It’s time to focus policy and resources on the other 50 per cent first

For all the focus on FE, none of the recent announcements will move the dial for the perenially under-resourced

For all the focus on FE, none of the recent announcements will move the dial for the perenially under-resourced

24 Oct 2023, 5:00

As party conference launches reach orbit and yesterday’s boosters head back to Earth, we should all take a satellite look at our education and skills system. Some amazing organisations and dedicated people have ensured FE was on board for lift-off this time, but nothing any politician has said over the past few weeks has abated my 30-year-long frustration.

Today, the happy 50 per cent at school will go on progressing to A Levels and university. And down this easy, well-trodden, well-understood and well-funded path, they will find access to the Lifelong Learning Entitlement (LLE) of £28k to spend on level 4 and above as and when they want.

Meanwhile, the other 50 per cent face 12 years of a school curriculum, teaching and assessment that aren’t right for them and don’t nurture their amazing talents. They get to feel like failures, and worse, the very talents that are taught out of them are often the ones most desired by employers.

Worse still, demotivated and let down by GCSE exams with their baked-in failure rate, they finally escape school for FE to pick them up off the floor – only to be beaten down again with GCSE retakes with a pass rate of 16 per cent.

Worst of all, FE gets the lowest funding in the education sector to support them, regardless of the fact they are some of the learners with the most need.

I say worst of all, but it doesn’t stop there. Level 2 and 3 apprenticeships are underfunded, and participation and opportunities have reduced. If you can work your way to a degree apprenticeship you might have the added benefit of not having to pay £28k for a degree – but  the advantaged are slowly elbowing out the disadvantaged here too.

Then there are T Levels. Sunak’s Advanced British Standard reveals them as little else than vocational A Levels. And for those who don’t meet the entry requirements? We are wiping out BTECs and removing pathways, leaving them nowhere to go.

Does this feel like a system designed for all?

At least when the disadvantaged 50 per cent get past 18 adult learning will support them! No chance. Adult funding is in an even worse state and there is no prospect in sight for any form of level 2/3 lifetime entitlement to make up for systemic failures pre-19. That’s only for those ready for a level 4.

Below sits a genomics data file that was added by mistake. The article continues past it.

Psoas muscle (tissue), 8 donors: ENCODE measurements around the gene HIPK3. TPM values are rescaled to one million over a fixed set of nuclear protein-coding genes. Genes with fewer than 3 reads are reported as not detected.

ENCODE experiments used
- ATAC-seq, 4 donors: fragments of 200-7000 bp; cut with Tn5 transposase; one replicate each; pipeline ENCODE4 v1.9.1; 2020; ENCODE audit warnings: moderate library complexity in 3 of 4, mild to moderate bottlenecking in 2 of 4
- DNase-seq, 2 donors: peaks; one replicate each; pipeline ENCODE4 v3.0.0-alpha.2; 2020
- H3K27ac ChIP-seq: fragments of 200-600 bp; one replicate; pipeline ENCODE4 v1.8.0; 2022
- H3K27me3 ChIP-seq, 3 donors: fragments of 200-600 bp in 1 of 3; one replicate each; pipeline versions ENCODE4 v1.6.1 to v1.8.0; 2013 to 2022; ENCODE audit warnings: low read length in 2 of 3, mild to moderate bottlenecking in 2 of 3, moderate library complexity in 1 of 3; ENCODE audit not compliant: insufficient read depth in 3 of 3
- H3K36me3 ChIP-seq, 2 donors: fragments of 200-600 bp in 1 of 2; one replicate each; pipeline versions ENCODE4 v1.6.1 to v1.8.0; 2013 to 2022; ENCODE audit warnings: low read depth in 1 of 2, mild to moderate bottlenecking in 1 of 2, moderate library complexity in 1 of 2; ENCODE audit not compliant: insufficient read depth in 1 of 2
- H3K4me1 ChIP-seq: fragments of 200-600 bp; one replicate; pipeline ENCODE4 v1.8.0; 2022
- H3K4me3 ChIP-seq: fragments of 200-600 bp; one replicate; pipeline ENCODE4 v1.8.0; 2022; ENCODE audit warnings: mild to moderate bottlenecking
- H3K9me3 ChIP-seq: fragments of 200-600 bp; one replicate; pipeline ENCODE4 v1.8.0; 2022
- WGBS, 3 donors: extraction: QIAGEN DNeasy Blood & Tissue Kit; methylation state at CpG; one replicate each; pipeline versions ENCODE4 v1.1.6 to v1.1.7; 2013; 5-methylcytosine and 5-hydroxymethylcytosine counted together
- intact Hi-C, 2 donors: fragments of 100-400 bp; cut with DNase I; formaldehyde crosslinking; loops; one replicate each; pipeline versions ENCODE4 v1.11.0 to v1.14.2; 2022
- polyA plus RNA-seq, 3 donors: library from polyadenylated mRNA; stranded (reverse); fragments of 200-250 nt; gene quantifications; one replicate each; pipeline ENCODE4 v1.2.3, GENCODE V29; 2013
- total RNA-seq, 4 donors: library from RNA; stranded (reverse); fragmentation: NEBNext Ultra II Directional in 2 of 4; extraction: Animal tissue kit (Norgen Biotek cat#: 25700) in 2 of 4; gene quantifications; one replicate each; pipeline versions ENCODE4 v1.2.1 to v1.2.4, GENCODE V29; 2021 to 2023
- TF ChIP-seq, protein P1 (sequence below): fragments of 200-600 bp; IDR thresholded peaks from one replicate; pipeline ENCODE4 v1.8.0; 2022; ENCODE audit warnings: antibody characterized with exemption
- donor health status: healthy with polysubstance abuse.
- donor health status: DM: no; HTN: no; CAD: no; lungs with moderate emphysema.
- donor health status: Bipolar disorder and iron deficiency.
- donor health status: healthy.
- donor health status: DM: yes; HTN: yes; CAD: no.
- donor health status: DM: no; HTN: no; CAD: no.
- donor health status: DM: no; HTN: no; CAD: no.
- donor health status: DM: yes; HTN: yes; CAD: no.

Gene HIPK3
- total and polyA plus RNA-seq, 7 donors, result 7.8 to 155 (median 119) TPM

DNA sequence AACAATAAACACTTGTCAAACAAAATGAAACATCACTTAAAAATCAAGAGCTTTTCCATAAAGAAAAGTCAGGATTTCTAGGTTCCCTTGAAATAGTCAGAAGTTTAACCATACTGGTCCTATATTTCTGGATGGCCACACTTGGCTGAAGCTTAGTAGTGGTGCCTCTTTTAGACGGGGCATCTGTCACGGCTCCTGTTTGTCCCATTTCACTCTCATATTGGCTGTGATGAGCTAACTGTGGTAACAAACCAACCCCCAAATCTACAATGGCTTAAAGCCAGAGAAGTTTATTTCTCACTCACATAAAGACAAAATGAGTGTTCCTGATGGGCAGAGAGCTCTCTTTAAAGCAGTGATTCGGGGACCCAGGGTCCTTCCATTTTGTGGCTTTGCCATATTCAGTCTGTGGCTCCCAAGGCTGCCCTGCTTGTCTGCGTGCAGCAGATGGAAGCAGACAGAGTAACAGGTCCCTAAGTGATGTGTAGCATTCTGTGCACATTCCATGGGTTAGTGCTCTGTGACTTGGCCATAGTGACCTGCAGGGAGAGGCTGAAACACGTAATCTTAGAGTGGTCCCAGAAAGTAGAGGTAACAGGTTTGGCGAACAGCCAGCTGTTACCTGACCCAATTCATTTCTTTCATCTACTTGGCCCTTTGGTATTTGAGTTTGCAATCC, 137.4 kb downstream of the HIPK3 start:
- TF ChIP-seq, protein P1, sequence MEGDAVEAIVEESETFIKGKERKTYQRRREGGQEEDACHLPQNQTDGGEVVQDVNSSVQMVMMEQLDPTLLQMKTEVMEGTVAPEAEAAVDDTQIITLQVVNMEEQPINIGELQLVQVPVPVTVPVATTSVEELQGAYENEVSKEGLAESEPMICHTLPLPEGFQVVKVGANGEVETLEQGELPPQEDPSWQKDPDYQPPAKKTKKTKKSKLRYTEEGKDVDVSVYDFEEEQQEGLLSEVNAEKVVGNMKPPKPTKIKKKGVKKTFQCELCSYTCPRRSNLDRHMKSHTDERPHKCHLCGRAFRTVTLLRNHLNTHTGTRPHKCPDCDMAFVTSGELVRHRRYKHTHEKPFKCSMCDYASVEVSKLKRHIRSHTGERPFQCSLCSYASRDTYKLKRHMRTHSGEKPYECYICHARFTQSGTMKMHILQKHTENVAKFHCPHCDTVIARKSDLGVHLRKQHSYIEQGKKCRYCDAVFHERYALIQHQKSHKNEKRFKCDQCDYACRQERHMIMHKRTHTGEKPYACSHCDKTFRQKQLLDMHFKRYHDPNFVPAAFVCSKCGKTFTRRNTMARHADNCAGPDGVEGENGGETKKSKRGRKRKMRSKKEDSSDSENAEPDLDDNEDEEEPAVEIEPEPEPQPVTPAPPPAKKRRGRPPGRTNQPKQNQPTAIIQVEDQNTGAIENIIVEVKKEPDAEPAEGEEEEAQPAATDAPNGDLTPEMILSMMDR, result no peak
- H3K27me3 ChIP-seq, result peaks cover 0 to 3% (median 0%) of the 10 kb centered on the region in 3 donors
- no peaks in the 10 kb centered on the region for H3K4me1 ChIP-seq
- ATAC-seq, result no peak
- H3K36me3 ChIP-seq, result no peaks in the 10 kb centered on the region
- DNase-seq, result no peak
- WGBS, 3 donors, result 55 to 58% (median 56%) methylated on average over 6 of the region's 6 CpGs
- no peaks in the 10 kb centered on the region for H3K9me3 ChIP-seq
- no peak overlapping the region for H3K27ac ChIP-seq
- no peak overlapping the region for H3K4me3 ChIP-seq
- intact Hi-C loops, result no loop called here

In his new book. Equity in Education: Levelling the playing field of learning, Lee Elliot Major argues that class is missing from the debate about diversity. Contending that middle-class advantages are “baked into” the education system, he suggests pupils from low-income families should be referred to as “under-resourced” rather than “disadvantaged”.

So in summary the under-resourced 50 per cent spend 12 years as an ill-fitting peg in a school-shaped hole, after which they progress to organisations that lack the funding to make the most of the two or three years they have to turn their chances around, and if they don’t succeed the funding and opportunities only shrink after that.

Does this feel like an education and skills system designed for all? I see one that forever favours the advantaged and leaves the under-resourced, well, under-resourced.

Before we tinker with programmes, curriculum and qualifications, we need to step back and start by looking at what an education and skills system should be providing all our young people and adults, not just those who have been favoured by policies that supposedly favour the “working-class aspiration to go to university”.

This isn’t a time to review A Levels to make the 16-18 phase even better for them. It’s a time to resource the under-resourced first.

Some fine words have been spoken at the party conferences. But they have for the past few decades.  Whatever party is in power always gravitates towards A Levels, higher skills, universities and schools.  Talk of technical excellence colleges and Advanced British Standards already show a drift in that direction. 

Maybe, for once, the parties should start at the bottom and work up, rather than at the top and never reach those that need the support the most. That’s what we need if our skills system is going to be stellar, rather than crash back to Earth with a bang.

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  1. Of course disadvantage is baked in.

    The 1% use the 24% to keep the 75% in their place.

    Student loans & the Lifelong Loan Entitlement (none which will be utilised by the 1%) are just mechanisms to help ensure the 99% are kept in their place, by collecting an education tax via the interest on their loans.

    There are all sorts of stealth taxes, probably the worst one is the hope tax, or as it’s more commonly known, the national lottery.

    The last paragraph in the article reminds me of a old joke about trickle down economics, but 99% of people won’t get it.

  2. Andrew Turner

    Excellent article on the post-16 gulf that is widening between those who achieve good GCSE results and those who don’t.

    Instead of endless statements about ‘world -class’ systems and pictures of A-Level students doing star jumps before entering Oxbridge, political parties need to remember that the 50% of the younger population who are being left behind by a lack of provision that meets their needs, will soon be eligible to vote.